Modeling Tumor Growth in an Evolving Organ: a Diffuse Domain Approach

Date Thursday November 15, 2012 at 4:00 PM
Location 13-105 Center for the Health Sciences (CHS)
Speaker Yao-Li Chuang, Ph.D., Postdoctoral Fellow, Department of Pathology, Computational Biology Program, University of New Mexico
Sponsoring Dept UCLA Biomathematics
Abstract Tumor growth at the macroscopic (tissue) scale is often characterized by emerging spatiotemporal patterns. The induced heterogeneity can have further impact on the interaction between tumor cells and their microenvironment, causing the tumor to develop infiltration behaviors. Many partial-differential-equation (PDE) models have been proposed to study tumor progression, describing the interaction between the tumor cells and the substrate concentrations as diffusion-reaction processes. In “Three-dimensional multispecies nonlinear tumor growth - I Model and numerical method” [Wise et al., J. Theor. Biol. 253, pp.524-543 (2008)], we used Cahn-Hilliard equations to model tumor progression, accounting for the differentiated cell adhesion that causes phase separation among cells. The model successfully connected the development of tumor infiltration patterns to the microenvironmental stress. Like many other PDE tumor growth models, the Cahn-Hilliard model was formulated on an unbounded domain. In living tissues, however, tumor growth is often bounded by the tissues within an organ, which may in turn evolve due to the pressure of tumor growth. To describe the growth of such tumors, we use a recently developed diffusion domain approach, which allows us to adapt a PDE model defined on an unbounded domain to an evolving confinement. In this talk, I will first describe our tumor growth model and review our recent applications and findings of the model. Then I will introduce the diffuse domain approach and show how we adapt the tumor growth model using lymphoma progression in a lymph node and breast tumors in a mammary duct as examples.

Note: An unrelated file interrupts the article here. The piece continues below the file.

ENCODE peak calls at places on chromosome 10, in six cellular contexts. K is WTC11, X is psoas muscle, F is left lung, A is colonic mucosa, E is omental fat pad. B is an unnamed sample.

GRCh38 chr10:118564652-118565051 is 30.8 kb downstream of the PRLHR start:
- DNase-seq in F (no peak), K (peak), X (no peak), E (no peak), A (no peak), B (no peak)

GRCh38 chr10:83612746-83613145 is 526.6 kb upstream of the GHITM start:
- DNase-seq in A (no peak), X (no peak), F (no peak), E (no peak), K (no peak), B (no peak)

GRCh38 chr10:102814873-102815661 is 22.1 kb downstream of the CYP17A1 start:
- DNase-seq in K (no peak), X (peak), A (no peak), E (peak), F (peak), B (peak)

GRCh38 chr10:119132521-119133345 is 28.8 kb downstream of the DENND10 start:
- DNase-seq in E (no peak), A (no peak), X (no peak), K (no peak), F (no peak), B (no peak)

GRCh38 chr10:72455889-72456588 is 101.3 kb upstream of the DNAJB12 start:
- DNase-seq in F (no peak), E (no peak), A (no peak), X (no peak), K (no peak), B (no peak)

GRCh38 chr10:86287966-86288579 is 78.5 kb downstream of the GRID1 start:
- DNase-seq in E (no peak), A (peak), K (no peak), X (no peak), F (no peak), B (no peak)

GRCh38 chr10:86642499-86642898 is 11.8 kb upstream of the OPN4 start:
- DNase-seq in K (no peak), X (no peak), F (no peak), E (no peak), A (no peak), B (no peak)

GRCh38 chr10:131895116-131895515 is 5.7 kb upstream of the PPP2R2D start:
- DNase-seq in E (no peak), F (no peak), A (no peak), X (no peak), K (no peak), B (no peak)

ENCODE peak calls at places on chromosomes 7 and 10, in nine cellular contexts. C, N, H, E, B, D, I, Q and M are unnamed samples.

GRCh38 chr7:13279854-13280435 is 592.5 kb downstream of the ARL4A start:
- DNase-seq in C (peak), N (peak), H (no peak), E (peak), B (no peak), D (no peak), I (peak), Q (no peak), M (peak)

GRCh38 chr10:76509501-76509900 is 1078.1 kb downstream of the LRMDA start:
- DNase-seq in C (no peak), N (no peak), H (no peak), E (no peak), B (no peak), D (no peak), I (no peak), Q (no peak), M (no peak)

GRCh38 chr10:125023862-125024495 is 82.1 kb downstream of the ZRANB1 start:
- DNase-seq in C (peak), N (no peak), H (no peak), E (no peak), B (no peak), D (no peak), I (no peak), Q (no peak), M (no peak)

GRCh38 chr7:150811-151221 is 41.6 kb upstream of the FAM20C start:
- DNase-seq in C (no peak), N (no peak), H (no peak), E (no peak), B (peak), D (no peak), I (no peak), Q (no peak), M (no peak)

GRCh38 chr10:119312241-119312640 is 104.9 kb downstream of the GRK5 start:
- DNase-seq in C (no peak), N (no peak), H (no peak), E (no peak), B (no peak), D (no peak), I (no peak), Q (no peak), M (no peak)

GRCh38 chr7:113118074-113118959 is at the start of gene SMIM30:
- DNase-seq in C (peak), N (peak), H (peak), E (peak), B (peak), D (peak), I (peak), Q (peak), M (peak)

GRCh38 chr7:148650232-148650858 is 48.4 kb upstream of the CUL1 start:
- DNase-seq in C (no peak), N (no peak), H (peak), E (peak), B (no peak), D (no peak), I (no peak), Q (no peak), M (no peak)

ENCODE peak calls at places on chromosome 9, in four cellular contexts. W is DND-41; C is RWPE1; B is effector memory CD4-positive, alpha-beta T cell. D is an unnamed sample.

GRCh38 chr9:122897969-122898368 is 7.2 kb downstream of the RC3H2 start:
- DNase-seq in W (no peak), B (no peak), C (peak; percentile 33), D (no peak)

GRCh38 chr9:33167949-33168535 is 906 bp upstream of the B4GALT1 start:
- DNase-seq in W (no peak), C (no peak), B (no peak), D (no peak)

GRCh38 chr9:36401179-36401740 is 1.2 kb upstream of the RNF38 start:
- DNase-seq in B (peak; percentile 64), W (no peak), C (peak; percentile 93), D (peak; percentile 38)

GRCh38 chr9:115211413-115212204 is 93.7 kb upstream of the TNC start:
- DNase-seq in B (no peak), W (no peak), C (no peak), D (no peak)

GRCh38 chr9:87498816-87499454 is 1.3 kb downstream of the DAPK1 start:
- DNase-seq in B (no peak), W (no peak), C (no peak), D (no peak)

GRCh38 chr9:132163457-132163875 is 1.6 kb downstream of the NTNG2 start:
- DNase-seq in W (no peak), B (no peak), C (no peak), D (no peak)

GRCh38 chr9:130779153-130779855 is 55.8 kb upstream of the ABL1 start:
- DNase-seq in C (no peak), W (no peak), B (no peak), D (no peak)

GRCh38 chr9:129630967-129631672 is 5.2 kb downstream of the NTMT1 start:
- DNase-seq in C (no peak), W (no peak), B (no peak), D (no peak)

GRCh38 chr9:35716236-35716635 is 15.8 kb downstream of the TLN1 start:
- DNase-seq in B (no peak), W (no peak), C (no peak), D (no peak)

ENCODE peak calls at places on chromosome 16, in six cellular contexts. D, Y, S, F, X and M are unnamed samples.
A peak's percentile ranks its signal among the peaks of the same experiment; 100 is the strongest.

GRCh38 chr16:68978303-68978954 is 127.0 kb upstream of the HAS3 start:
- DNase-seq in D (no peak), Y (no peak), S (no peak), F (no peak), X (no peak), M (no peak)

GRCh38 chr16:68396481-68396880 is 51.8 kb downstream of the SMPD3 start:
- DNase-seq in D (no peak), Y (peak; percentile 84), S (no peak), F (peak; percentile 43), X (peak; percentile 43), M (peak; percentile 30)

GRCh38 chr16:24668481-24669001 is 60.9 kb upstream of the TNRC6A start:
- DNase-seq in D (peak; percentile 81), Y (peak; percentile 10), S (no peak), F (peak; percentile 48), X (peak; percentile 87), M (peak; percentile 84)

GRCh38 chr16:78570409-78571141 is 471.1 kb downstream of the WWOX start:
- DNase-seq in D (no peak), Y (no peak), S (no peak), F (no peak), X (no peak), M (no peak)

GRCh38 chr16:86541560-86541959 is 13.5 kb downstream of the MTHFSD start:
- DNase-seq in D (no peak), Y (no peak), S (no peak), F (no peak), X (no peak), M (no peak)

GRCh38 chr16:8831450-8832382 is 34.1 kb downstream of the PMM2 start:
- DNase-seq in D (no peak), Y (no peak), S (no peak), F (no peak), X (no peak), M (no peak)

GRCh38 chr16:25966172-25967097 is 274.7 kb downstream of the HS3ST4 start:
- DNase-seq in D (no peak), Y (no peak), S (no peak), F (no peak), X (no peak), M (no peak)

Flyer yao-li_chuang_20121115.pdf